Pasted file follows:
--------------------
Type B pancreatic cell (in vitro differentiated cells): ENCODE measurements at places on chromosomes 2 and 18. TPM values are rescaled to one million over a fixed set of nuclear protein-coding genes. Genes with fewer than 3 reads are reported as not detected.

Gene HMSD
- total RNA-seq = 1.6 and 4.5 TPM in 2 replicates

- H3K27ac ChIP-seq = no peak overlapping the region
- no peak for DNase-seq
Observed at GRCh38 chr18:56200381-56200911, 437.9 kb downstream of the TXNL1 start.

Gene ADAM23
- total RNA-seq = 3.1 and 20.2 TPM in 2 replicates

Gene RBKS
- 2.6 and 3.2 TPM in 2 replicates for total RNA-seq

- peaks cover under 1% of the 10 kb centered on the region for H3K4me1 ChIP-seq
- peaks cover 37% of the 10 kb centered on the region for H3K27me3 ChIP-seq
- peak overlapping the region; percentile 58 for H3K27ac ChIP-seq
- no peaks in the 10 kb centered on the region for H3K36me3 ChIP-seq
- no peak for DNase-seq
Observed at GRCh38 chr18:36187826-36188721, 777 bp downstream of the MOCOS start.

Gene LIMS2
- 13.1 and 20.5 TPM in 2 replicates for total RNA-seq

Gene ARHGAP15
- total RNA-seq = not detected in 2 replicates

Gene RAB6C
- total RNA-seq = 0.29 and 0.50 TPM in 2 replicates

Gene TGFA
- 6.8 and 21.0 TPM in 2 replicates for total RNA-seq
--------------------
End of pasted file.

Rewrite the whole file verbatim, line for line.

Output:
Type B pancreatic cell (in vitro differentiated cells): ENCODE measurements at places on chromosomes 2 and 18. TPM values are rescaled to one million over a fixed set of nuclear protein-coding genes. Genes with fewer than 3 reads are reported as not detected.

Gene HMSD
- total RNA-seq = 1.6 and 4.5 TPM in 2 replicates

- H3K27ac ChIP-seq = no peak overlapping the region
- no peak for DNase-seq
Observed at GRCh38 chr18:56200381-56200911, 437.9 kb downstream of the TXNL1 start.

Gene ADAM23
- total RNA-seq = 3.1 and 20.2 TPM in 2 replicates

Gene RBKS
- 2.6 and 3.2 TPM in 2 replicates for total RNA-seq

- peaks cover under 1% of the 10 kb centered on the region for H3K4me1 ChIP-seq
- peaks cover 37% of the 10 kb centered on the region for H3K27me3 ChIP-seq
- peak overlapping the region; percentile 58 for H3K27ac ChIP-seq
- no peaks in the 10 kb centered on the region for H3K36me3 ChIP-seq
- no peak for DNase-seq
Observed at GRCh38 chr18:36187826-36188721, 777 bp downstream of the MOCOS start.

Gene LIMS2
- 13.1 and 20.5 TPM in 2 replicates for total RNA-seq

Gene ARHGAP15
- total RNA-seq = not detected in 2 replicates

Gene RAB6C
- total RNA-seq = 0.29 and 0.50 TPM in 2 replicates

Gene TGFA
- 6.8 and 21.0 TPM in 2 replicates for total RNA-seq